Of perhaps greatest concern in the next few decades, he stressed, is increased pressure from aggressive, invasive insect, disease and weed pests. Many of the most aggressive weeds, research shows, grow faster with more carbon dioxide in the atmosphere. ...

Farmerchuck on farm sustainability.

Pelosi says no to a 'status quo' Farm Bill, but a lot of resistance as coming from freshman Democrats standing with the old guard. But again, I think they make a mistake trying to tackle reform through the vehicle of subsidies. It would do nothing to halt or reverse the corporate consolidation and distributor market power that are so problematic in the first place.

Jillian has a food news roundup.

Organic produce is healthier for you than conventional produce.

Rep. Blumenauer has a netroots Farm Bill listening session.

USDA researchers set up an action plan to study Colony Collapse disorder in bees.

A Siegel reviews "When The Rivers Run Dry", a look at what's happening as agricultural and other uses strain the water supply. Interesting points included the note that a fifth of greenhouse gases are caused by reservoirs and that rainwater harvesting can restore even salty, desert soil so that food can be grown there.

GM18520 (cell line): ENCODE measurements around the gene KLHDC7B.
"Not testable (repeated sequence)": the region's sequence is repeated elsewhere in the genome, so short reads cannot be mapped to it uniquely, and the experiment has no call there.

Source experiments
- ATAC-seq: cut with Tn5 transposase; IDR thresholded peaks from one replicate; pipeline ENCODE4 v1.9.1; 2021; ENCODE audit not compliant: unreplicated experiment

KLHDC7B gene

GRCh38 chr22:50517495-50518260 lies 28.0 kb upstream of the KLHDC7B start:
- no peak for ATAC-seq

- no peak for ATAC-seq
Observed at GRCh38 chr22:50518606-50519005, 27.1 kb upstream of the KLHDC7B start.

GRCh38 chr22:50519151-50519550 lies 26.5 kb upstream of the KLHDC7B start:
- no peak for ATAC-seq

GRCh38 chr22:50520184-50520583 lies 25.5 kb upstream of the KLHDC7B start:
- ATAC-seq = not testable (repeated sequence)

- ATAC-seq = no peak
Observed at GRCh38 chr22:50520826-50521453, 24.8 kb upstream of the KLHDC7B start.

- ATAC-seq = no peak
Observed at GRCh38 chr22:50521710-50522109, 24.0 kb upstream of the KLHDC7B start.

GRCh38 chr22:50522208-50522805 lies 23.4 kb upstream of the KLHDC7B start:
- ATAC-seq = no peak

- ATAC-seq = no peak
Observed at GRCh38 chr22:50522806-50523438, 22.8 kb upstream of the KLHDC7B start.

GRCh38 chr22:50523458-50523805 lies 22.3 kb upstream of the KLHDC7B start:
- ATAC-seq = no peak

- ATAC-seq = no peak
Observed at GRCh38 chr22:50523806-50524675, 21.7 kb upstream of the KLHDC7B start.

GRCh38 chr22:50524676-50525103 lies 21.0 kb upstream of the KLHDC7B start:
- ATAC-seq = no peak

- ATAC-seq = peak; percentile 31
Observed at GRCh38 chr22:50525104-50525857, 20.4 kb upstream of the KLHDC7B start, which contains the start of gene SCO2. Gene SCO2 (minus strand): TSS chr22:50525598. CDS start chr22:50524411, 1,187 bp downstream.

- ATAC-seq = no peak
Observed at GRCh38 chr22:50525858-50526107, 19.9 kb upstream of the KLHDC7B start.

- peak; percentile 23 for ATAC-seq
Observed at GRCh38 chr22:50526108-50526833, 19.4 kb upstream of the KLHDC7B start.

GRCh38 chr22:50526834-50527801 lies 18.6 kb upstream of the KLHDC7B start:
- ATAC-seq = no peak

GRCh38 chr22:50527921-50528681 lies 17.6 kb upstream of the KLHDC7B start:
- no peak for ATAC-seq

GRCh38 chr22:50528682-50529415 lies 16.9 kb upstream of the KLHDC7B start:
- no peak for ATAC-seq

Soy, corn and wheat futures down slighty, with soy dropping from a three year high.

Gjohnsit presents a history of privatization of the commons, which started mainly in the English countryside as a means to dispossess subsistence farmers of access to public land for agricultural uses.

Tests have begun in the US for a dry powder bird flu vaccine that could be self-administered.

Antigens to a low risk bird flu found in US turkeys. Though no turkeys were sick, over 50,000 were destroyed as a precautionary measure.

In The Nation, David Goldstein addresses the poison for profit mentality, unless you want to call it E. coli conservatism as Rick Perlstein does, wherein conservatives have assaulted our regulatory agencies for the greater glory of profit-taking until they can no longer protect our food supply.


Algae-generated biodiesel is where it's at: